Salad’s the best part of the meal most of the time! It ain’t minor! I’d like to know Erik’s opinion of mueslix, too.
On another note, Pharaoh Ramses was most kind to prattle on about something as far away from him on timelines as “we” are from him, but again, there is no time.
For this edition of the Erik’s Bad Joke Hour, we ask another of the “listees” previously suggested over “yonder” (where we sometimes wander) that being the one Julius Caesar, of Roman association.
ST = substitute teacher JC = Julius Caesar and Erik
ST: Erik, given your speed I would imagine again you’ve anticipated and located the interviewee?
Erik: Yup, right here.
ST: I have a question; is the relative inability for some channels to get well known people connected entirely the medium’s influence OR is it sometimes the subject?
Erik: Both; the subject can be reincarnated, so it’s difficult to arrange a visit. Sometimes they don’t want to.
ST: What reasons would a famous soul have to avoid an interview?
Erik: Voyeurism and damage the answers might incur. (Wow, Erik, “incur”? Nice word)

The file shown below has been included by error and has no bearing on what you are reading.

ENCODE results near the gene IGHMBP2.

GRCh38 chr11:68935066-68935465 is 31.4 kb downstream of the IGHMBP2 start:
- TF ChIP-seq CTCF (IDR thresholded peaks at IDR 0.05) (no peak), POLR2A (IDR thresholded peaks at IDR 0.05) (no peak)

ST: The subject knows how people might react?
Erik: Yeah, and they know how some questions will dig into their life like a paparazzo on contract to a gossip rag. Earth shit.
ST: Okay, we’re doing our second emperor.
Erik: Do Emperor Obama. That’ll be three, then.
ST: Down boy, good doggie!
Erik: Two presidents walk into bar….
ST: Uh oh….
Erik: Yuss keedink….
ST: Is The Committee around?
Erik: They are if you are.
ST: Mr. Caesar, sorry for the banter, it’s a CE thing with this guy….do you mind the title?
JC: No, I do not mind, use it as you prefer. The banter is good, very human.
Erik: I like his abbreviation, Jay Cee. You should call him that instead.
ST: Okay, Jay Cee, as Emperor of Rome, what were the challenges of the time you saw as most important?
JC: I’d like to mention the concept of Emperor as leader. There is always a strong association to what you refer to on Earth as a God and the figurehead of leader of an empire is derived from this. The ability to organize to then create an empire tends towards this position.
ST: Did this represent a challenge?
JC: No; I was not concerned with much of what happened outside the empire or its influence. There was not a threat or challenge that we saw. As history demonstrates the challenge was internal.
ST: Does a powerful leader aspire to a position from pure altruism on the one extreme or wanton lust for power at the other?